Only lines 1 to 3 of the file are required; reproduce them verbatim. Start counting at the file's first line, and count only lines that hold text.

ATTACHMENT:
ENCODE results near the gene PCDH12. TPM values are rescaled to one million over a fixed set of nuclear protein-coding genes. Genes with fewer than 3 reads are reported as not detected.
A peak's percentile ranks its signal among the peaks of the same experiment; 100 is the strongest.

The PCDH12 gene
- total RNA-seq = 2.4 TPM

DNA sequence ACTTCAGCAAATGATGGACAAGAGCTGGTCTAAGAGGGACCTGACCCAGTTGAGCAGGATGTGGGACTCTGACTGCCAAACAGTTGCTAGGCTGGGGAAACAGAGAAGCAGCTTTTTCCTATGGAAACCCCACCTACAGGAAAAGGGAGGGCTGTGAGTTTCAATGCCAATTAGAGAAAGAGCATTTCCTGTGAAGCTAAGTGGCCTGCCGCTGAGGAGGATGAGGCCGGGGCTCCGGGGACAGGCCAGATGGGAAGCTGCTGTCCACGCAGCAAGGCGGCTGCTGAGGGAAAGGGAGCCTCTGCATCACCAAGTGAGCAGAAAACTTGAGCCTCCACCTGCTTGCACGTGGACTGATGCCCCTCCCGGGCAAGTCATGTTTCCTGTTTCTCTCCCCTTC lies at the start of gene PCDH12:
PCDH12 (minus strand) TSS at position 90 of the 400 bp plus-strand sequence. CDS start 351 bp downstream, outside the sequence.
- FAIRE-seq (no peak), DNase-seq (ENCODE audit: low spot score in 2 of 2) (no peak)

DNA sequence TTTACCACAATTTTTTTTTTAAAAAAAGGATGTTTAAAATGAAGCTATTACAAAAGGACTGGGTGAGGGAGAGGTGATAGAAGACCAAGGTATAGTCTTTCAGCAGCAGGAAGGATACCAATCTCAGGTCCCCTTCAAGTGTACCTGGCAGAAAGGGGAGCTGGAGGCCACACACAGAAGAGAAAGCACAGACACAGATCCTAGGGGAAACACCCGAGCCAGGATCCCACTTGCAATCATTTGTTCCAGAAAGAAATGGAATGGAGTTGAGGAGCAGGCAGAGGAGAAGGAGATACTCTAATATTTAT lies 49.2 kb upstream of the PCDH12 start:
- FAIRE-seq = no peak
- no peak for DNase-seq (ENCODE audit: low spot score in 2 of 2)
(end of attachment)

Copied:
ENCODE results near the gene PCDH12. TPM values are rescaled to one million over a fixed set of nuclear protein-coding genes. Genes with fewer than 3 reads are reported as not detected.
A peak's percentile ranks its signal among the peaks of the same experiment; 100 is the strongest.

The PCDH12 gene